France, Nevers-Fourchambault Airport, Bourgogne: A UAE Air Force Aermacchi MB-339NAT 442, operated by the Fursan Al Emarat display team as "7", suffered an engine failure during the flight on the way back from RAF Fairford (FFD/EGVA). An emergency landing was made at Nevers-Fourchambault Airport (NVS/LFQG), Bourgogne-Franche-Comté. The pilot was not injured and the aircraft received minor damage.

Sweden, near Värnanäs, S of Kalmar, Sweden: The pilot rof a
Piper PA-24-250 Comanche reported that the airplane experienced a problem with fuel pressure during flight. A diversion to Kalmar Airport (KLR/ESMQ) was carried out, but the a/c could not reach the airport and carried out a forced landing on a road (former E22 highway) near Värnanäs, south of Kalmar Airport. There was no traffic on the road and the forced landing was successful. Both occupants were not injured.

26 JULY 1918

Maj Edward Mannock, Britain's highest scoring ace of WWI, is shot down by German ground fire. He had scored 73 victories.

Edward Mannock an Irish flying ace in the Royal Flying Corps and Royal Air Force during the First World War was born on 24 May 1887.

Mannock was a pioneer of fighter aircraft tactics in aerial warfare. At the time of his death, he had amassed 61 aerial victories, making him the fifth highest scoring pilot of the war. Mannock was among the most decorated men in the British Armed Forces. He was honoured with the Military Cross twice, was one of the rare three-time recipients of the Distinguished Service Order, and was posthumously awarded the Victoria Cross.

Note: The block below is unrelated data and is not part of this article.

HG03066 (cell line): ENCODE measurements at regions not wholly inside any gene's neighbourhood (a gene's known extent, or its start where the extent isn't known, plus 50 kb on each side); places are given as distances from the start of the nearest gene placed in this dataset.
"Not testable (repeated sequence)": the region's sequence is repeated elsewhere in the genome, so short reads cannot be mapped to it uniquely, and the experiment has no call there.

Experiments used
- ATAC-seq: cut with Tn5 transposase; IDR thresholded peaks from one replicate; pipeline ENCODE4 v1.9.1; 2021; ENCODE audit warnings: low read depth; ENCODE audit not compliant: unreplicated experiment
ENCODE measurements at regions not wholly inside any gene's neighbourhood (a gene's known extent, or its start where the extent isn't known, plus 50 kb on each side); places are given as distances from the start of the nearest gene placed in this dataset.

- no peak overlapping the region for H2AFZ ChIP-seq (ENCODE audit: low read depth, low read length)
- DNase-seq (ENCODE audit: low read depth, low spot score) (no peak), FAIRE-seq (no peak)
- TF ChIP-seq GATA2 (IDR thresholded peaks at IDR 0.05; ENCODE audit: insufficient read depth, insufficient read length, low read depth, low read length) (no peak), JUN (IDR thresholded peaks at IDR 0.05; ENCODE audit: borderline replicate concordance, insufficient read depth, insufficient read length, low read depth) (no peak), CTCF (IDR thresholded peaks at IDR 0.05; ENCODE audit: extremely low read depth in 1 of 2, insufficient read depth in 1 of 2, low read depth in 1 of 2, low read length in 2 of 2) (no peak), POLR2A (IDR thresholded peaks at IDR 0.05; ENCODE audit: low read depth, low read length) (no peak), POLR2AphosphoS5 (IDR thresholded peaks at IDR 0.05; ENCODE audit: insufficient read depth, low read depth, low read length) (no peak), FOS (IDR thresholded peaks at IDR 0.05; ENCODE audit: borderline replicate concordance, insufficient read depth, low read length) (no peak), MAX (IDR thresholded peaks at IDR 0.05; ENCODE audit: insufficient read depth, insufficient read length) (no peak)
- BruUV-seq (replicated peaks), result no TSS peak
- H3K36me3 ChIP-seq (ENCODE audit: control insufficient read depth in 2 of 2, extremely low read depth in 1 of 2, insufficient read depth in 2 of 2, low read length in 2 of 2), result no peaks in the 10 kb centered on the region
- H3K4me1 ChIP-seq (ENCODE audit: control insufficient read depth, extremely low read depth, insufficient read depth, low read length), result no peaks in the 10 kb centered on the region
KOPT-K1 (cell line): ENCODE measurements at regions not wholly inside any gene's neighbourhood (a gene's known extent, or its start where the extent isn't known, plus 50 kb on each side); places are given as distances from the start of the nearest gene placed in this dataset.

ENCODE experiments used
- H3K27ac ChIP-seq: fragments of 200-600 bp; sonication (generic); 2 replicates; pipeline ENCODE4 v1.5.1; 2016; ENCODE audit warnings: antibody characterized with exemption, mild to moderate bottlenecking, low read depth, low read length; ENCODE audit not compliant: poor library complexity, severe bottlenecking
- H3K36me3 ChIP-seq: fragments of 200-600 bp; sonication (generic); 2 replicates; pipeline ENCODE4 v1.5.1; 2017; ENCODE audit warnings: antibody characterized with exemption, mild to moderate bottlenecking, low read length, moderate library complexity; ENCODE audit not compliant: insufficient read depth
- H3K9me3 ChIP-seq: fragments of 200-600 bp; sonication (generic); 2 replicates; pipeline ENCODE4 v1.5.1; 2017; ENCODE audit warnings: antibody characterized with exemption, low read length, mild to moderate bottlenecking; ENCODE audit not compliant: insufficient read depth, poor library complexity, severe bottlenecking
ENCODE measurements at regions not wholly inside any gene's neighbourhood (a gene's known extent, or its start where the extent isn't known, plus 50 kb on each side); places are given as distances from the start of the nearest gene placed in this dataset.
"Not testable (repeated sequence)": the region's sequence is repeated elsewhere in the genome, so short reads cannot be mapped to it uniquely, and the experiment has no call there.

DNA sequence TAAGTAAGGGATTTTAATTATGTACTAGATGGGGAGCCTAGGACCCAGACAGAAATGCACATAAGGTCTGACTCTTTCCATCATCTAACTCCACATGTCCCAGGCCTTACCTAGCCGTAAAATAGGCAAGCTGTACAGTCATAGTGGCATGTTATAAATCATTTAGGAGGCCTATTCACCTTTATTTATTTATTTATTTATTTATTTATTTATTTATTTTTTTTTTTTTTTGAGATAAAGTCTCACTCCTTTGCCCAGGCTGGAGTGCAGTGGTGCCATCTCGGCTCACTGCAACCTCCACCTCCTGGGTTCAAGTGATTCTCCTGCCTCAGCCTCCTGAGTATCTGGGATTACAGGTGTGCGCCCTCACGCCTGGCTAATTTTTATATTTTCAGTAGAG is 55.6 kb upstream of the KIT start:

On 26 July, Major Mannock offered to help a new arrival, Lt. Donald C. Inglis from New Zealand, obtain his first victory. After shooting down an enemy LVG two-seater behind the German front-line, Mannock is believed to have dived to the crash site to view the wreckage, seemingly breaking one of the unwritten rules of fellow pilots.

In consequence, while crossing the trenches the fighters were met with a massive volley of ground-fire. The engine of Mannock's aircraft was hit and immediately caught fire, and shortly thereafter the plane crashed behind German lines. Mannock's body is believed to have been found, though this is unproven, about 250 yards (250m) from the wreck of his machine, perhaps thrown, perhaps jumped. The body showed no gunshot wounds, and Mannock had vowed to shoot himself if shot down in flames.

Heinie's RC Warbirds at Barnstormers

Midweek Update